Management people are miffed that the WGA is calling WGA-TAG writers on company payrolls and telling them to stop work in the event of a strike. (Miffed isn't exactly the right word -- "concerned" to "freaking out" is more accurate.)

I always have the same answer:

"The WGA can ask for writers to stop working when a strike comes. And if the writer chooses to stop, then fine. But if the WGA punishes anybody who continues to work, then the guild is over the line. It can't demand that a dual card holder working in another union's jurisdiction stop work. Legally, that just doesn't hold water."

There's been several rounds of cannon fire between the IATSE and the WGA. IA President Short says the WGA is out of bounds telling writers in IA jurisdictions they can't do the work (he's on firm legal ground here, methinks). WGA President Verrone says that "virtually all" animated features are written by WGA members. (he's correct if you define "writing an animated feature" as turning out pages of script.)

Problem is, storyboard artists also write large parts of an animated feature, and most of them have never been WGA members.

The other problem is, whether or not WGA members write animation scripts is irrelevant. WGA membership only counts if the WGA also represents the work.

As longtime animaation-comic book-live action writer Mark Evanier says:

There are some animation projects that are covered by the WGA. There are some that are covered by The Animation Guild... There are also animation projects produced that are covered by no union at all...and I should add one other category, lest folks get confused: There are projects where the WGA represents the writers and The Animation Guild represents the animators and other artists. The Simpsons would be the best example of this.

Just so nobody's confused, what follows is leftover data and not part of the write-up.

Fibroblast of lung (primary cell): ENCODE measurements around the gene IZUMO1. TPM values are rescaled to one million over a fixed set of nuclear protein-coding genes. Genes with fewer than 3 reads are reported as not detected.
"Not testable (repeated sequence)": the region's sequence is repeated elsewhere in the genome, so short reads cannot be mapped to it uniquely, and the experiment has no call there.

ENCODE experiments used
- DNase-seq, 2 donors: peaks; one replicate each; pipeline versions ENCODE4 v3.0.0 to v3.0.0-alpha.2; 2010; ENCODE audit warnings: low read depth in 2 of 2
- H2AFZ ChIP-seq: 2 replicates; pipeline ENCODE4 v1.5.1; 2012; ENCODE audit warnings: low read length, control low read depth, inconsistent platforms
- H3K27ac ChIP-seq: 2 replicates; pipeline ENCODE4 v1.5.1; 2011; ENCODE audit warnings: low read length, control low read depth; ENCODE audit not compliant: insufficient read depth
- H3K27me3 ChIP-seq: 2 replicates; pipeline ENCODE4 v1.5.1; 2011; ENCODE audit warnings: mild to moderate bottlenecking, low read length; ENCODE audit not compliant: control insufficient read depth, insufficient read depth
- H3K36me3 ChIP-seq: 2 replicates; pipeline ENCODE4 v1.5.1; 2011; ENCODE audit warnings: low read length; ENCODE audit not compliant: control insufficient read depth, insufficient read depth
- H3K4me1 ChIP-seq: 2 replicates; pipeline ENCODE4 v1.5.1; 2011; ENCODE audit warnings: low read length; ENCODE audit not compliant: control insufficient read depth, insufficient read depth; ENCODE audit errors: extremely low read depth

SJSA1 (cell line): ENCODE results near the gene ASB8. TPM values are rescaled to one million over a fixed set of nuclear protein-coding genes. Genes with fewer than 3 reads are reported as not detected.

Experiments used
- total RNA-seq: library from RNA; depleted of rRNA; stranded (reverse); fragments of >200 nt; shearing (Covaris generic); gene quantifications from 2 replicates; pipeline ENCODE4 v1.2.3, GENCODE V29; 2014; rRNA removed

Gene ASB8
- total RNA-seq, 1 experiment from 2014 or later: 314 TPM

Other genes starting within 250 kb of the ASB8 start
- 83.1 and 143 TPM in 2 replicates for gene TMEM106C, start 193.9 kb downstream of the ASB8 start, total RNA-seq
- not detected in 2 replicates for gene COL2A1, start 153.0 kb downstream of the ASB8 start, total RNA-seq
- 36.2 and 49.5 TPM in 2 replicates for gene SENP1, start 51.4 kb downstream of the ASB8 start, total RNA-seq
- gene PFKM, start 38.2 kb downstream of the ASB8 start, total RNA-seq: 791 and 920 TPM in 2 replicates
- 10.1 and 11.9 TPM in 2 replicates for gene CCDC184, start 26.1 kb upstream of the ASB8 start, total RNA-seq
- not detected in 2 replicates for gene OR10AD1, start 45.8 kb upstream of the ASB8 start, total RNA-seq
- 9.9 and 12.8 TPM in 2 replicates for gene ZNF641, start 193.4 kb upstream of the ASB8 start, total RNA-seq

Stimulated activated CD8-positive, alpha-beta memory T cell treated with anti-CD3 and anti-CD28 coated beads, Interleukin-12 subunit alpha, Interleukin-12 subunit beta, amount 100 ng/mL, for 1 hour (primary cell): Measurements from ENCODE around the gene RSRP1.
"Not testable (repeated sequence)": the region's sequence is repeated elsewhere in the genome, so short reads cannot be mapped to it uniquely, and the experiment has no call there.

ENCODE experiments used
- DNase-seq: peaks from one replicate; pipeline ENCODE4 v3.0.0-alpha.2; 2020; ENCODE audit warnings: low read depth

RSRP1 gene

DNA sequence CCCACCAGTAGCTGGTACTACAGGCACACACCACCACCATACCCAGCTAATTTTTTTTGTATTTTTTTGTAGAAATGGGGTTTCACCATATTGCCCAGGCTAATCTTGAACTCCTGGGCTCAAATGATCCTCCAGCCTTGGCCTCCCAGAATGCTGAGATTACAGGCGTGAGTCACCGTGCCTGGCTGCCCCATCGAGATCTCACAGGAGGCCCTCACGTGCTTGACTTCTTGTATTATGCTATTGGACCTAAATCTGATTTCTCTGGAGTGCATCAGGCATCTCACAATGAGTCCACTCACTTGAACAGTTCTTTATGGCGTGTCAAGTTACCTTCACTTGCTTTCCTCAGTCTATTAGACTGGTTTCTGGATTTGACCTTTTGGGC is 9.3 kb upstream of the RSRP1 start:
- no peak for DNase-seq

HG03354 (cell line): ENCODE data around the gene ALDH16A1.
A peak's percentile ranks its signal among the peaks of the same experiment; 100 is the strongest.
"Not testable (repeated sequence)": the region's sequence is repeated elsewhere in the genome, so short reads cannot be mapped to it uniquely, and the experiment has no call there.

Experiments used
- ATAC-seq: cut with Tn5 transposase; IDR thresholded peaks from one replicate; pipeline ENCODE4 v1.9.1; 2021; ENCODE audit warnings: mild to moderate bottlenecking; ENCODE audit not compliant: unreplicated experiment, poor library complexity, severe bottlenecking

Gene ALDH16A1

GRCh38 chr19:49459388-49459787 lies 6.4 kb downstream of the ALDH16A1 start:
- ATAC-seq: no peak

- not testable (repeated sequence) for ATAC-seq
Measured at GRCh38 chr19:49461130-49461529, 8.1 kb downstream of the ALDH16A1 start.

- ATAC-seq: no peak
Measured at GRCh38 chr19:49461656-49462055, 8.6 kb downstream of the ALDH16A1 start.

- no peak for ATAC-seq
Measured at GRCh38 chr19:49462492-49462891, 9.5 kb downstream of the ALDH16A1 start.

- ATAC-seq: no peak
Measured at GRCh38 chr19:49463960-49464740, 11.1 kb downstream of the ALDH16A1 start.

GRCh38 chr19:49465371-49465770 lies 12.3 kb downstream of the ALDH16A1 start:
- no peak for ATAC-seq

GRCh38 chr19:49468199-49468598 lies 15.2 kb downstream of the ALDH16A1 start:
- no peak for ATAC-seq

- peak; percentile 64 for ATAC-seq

So. Let's take Mark's last example and spin us a scenario: TAG is about to strike against the studio doing The Simpsons. I call the WGA writers on the show and tell them: "TAG's going out Monday. We demand that you stop work and go out too."

Two writers yell "Solidarity forever!" and walk. Three writers -- one of whom is also a TAG member -- stay in. And TAG fines its member for staying in, even though the member is working under a WGA contract.

What then happens? Probably this: Member refuses to pay the fine, TAG takes member to court in an effort to collect, TAG loses.

The judge, you see, would most likely rule that our member was working under some other labor organization's jurisdiction and therefore we had no legal right to fine him. But in the real world, this would probably end up being academic, since Fox would demand amnesty for its writer-employee long before the case wended its way through court, and TAG would almost certainly agree to the amnesty.

The above is pretty much a mirror image of what I think will play out in the real time, real world situation between labor and management we're going through now.

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Wednesday, October 17, 2007

California Adventure ReBooted

When the Walt Disney Co. began tearing up the old Disneyland parking lot, I thought: "Hot Dog! A new amusement park going in! It's probably going to be something!"